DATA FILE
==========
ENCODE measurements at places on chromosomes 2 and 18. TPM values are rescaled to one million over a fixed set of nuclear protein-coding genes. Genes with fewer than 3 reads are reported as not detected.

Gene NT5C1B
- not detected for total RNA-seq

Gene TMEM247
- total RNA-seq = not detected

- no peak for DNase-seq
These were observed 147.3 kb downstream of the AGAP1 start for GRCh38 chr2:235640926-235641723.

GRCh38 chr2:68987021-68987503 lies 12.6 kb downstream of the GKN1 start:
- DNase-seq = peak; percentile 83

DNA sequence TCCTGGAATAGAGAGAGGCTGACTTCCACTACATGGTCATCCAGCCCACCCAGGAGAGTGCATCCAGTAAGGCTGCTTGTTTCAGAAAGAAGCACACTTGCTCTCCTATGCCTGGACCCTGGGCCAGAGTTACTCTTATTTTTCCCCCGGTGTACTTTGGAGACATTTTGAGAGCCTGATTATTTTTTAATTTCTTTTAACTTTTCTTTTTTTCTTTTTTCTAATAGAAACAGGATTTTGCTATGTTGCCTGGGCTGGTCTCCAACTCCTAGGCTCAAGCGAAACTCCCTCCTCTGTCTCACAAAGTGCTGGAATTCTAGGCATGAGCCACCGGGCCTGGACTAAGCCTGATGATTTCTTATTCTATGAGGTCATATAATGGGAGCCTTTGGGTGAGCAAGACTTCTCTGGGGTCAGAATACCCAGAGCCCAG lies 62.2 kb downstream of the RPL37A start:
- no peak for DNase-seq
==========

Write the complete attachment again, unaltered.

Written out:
ENCODE measurements at places on chromosomes 2 and 18. TPM values are rescaled to one million over a fixed set of nuclear protein-coding genes. Genes with fewer than 3 reads are reported as not detected.

Gene NT5C1B
- not detected for total RNA-seq

Gene TMEM247
- total RNA-seq = not detected

- no peak for DNase-seq
These were observed 147.3 kb downstream of the AGAP1 start for GRCh38 chr2:235640926-235641723.

GRCh38 chr2:68987021-68987503 lies 12.6 kb downstream of the GKN1 start:
- DNase-seq = peak; percentile 83

DNA sequence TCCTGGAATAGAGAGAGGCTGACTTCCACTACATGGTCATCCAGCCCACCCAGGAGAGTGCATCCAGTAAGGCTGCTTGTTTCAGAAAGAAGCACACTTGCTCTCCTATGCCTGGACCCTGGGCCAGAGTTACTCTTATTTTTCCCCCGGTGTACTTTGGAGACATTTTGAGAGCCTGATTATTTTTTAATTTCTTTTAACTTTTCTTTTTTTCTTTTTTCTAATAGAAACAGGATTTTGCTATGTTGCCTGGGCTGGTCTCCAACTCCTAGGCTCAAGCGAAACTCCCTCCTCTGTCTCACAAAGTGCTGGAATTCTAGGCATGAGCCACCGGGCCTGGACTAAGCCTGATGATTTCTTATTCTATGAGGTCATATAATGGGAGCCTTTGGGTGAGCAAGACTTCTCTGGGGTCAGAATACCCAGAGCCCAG lies 62.2 kb downstream of the RPL37A start:
- no peak for DNase-seq